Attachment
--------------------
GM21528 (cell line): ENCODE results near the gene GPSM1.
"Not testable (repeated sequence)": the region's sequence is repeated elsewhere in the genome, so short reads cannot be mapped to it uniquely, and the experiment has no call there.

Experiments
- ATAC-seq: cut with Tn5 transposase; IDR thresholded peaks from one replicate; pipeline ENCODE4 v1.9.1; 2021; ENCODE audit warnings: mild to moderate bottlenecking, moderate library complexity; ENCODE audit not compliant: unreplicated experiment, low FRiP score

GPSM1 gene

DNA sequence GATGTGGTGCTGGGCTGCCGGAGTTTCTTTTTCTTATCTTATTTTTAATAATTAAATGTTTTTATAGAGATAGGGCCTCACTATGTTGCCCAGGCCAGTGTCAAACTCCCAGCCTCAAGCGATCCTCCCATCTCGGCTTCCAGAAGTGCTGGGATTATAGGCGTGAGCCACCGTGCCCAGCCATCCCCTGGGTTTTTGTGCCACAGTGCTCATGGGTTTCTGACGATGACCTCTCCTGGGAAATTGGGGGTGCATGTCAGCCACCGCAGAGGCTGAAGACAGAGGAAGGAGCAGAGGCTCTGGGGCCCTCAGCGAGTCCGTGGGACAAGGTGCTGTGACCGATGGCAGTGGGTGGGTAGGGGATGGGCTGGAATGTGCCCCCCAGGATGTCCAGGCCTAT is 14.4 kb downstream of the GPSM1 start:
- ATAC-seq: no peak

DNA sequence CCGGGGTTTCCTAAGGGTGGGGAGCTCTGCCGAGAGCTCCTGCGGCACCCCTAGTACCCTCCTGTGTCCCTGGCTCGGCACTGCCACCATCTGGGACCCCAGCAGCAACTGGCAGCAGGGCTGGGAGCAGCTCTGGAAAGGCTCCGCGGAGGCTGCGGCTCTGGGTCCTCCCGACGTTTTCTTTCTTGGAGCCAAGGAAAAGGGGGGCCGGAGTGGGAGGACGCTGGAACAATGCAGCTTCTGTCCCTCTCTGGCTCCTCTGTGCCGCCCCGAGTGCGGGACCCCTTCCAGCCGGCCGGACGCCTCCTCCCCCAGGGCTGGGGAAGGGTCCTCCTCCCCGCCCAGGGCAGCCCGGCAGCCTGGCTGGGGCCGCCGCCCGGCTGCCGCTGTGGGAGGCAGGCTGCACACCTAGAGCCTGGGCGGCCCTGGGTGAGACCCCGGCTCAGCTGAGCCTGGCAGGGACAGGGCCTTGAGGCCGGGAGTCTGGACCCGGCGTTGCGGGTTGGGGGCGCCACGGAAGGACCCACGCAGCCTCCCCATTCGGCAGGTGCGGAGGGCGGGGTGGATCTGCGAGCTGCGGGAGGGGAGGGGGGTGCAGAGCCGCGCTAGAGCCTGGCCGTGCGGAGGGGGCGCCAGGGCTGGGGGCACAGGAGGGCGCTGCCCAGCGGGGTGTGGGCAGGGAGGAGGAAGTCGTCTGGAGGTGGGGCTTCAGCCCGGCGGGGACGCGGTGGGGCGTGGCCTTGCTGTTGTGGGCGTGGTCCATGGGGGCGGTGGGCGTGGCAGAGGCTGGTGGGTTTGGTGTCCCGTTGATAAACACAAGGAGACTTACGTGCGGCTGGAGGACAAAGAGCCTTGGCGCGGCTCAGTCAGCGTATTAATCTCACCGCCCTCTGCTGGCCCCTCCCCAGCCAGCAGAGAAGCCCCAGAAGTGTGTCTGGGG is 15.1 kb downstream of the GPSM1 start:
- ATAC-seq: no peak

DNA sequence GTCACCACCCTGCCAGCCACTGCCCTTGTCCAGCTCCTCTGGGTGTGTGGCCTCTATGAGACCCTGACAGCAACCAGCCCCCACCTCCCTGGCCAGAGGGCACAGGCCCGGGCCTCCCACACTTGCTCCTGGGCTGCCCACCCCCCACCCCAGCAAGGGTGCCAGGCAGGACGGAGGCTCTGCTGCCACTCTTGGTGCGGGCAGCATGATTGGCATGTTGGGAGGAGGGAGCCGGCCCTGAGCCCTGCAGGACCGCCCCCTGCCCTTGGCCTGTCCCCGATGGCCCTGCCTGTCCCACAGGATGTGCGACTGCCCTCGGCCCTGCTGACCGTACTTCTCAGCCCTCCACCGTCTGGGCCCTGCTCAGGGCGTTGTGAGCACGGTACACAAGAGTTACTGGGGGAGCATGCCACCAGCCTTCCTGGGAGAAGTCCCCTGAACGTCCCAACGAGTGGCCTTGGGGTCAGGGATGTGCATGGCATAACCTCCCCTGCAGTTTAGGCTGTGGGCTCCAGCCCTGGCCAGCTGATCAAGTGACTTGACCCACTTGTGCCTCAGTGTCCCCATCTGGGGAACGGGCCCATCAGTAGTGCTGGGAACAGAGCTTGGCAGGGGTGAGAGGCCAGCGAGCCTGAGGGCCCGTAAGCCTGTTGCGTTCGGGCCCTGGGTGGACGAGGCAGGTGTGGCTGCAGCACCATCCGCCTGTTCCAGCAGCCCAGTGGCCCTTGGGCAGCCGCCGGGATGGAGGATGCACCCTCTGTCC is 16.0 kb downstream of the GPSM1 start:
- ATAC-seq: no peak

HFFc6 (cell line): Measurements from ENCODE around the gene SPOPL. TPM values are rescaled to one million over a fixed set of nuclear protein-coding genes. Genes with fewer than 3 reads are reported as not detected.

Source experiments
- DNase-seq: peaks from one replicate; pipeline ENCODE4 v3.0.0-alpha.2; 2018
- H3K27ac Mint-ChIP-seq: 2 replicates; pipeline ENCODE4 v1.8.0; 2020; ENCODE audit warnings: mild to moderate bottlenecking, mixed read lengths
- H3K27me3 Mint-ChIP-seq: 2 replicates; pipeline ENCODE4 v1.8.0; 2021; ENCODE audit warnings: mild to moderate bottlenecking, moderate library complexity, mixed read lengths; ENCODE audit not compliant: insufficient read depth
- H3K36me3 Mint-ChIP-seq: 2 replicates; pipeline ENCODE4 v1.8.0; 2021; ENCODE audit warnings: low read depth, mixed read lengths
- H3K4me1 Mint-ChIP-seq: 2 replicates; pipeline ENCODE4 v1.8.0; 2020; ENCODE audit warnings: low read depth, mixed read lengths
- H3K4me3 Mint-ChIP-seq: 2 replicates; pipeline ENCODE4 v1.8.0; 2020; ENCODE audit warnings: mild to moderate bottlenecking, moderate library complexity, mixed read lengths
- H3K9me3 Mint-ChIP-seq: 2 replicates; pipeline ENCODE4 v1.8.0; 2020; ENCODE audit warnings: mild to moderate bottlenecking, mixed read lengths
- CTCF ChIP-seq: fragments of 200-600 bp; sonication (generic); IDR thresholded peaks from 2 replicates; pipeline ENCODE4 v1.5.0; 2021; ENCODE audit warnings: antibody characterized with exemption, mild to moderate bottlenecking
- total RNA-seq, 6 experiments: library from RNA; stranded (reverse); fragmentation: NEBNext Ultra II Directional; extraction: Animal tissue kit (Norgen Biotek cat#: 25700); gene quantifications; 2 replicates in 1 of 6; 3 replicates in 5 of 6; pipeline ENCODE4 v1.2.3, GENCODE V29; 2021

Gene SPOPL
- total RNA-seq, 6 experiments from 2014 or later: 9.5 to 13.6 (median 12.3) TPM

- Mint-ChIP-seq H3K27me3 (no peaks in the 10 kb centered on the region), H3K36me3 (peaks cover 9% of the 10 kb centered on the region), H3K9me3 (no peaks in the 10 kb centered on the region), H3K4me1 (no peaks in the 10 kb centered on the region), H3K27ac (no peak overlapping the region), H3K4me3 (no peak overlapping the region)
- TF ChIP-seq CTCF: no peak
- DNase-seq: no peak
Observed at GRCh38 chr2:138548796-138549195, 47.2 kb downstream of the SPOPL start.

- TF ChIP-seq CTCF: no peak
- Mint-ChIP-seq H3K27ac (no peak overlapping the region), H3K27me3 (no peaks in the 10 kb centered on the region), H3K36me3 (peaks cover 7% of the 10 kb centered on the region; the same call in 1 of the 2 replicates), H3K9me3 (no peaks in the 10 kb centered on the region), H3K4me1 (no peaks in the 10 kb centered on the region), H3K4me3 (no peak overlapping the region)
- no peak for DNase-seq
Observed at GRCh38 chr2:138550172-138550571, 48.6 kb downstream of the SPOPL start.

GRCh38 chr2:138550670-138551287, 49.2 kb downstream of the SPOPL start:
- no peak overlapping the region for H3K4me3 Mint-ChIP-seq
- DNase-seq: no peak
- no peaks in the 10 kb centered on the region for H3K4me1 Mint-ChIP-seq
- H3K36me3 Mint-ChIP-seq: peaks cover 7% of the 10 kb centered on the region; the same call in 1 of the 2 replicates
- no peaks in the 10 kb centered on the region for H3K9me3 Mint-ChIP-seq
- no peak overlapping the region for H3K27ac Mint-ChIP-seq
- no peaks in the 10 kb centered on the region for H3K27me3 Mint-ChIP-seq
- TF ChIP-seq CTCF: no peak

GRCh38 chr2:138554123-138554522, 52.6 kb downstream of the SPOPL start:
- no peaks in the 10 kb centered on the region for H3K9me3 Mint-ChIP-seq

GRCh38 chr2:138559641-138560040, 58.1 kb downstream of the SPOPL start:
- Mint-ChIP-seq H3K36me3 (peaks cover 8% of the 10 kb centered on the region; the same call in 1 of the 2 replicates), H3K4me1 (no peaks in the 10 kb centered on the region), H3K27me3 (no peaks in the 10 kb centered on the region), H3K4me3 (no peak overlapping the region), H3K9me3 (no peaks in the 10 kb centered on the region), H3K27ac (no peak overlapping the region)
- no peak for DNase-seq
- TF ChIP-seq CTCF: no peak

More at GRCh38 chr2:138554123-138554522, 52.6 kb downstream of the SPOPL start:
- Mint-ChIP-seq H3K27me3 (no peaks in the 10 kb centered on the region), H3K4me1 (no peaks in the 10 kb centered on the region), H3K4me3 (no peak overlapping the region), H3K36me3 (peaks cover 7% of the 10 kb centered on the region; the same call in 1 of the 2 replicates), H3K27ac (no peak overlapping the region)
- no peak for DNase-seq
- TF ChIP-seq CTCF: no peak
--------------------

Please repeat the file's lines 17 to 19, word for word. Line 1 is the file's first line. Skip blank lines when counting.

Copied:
- H3K36me3 Mint-ChIP-seq: 2 replicates; pipeline ENCODE4 v1.8.0; 2021; ENCODE audit warnings: low read depth, mixed read lengths
- H3K4me1 Mint-ChIP-seq: 2 replicates; pipeline ENCODE4 v1.8.0; 2020; ENCODE audit warnings: low read depth, mixed read lengths
- H3K4me3 Mint-ChIP-seq: 2 replicates; pipeline ENCODE4 v1.8.0; 2020; ENCODE audit warnings: mild to moderate bottlenecking, moderate library complexity, mixed read lengths